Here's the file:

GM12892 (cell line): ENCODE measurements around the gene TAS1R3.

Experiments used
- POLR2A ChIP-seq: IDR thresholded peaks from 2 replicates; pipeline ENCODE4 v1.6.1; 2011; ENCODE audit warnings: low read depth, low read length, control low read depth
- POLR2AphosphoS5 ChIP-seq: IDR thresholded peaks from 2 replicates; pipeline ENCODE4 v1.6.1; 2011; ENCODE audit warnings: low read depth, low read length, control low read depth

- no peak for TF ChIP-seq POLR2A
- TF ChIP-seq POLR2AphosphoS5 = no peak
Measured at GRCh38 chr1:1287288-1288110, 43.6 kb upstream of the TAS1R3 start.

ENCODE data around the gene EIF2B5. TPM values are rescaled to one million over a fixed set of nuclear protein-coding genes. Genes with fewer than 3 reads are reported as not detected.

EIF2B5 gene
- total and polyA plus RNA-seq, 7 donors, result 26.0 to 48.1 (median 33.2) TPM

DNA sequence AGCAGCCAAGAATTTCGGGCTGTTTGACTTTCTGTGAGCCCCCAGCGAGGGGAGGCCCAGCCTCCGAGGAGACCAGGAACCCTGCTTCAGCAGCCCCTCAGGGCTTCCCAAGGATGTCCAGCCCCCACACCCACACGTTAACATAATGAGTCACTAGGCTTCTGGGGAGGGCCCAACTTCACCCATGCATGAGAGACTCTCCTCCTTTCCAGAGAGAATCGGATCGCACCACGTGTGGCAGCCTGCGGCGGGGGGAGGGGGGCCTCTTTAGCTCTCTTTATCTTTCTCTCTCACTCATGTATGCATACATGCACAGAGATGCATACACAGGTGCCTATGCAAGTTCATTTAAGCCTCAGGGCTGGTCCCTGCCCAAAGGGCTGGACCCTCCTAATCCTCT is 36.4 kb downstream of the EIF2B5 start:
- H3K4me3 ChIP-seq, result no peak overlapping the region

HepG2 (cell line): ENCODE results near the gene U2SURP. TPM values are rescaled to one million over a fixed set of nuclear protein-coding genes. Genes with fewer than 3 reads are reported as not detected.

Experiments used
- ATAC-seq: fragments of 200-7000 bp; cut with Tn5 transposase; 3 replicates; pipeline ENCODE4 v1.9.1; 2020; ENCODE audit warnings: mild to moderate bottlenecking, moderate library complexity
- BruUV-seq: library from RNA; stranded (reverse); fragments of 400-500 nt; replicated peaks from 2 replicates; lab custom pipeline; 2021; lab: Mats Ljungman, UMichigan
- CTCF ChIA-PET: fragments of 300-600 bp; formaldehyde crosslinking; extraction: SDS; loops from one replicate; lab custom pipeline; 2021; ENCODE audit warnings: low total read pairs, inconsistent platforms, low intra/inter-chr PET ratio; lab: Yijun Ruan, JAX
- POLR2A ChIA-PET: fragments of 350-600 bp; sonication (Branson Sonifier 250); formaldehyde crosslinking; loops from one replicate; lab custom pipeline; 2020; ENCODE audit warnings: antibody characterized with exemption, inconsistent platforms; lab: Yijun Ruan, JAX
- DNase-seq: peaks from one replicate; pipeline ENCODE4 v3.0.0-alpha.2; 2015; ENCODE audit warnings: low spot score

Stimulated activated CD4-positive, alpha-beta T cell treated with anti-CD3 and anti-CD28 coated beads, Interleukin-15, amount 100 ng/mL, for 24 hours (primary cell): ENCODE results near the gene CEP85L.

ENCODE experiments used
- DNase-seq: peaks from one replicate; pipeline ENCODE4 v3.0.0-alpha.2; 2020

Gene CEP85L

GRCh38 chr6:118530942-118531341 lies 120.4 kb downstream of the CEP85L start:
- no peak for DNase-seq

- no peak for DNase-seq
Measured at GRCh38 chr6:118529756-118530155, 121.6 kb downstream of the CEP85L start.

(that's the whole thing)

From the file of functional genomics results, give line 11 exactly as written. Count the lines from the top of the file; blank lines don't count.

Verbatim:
DNA sequence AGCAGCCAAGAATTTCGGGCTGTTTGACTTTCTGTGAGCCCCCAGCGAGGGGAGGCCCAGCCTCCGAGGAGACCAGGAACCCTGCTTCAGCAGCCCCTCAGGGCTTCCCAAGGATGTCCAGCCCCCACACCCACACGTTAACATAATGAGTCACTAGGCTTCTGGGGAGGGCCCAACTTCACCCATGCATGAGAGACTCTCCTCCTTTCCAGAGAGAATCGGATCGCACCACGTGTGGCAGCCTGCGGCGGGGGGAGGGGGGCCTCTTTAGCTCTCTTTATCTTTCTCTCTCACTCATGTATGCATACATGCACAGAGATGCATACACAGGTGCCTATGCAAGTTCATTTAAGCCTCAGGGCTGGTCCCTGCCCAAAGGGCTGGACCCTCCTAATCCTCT is 36.4 kb downstream of the EIF2B5 start: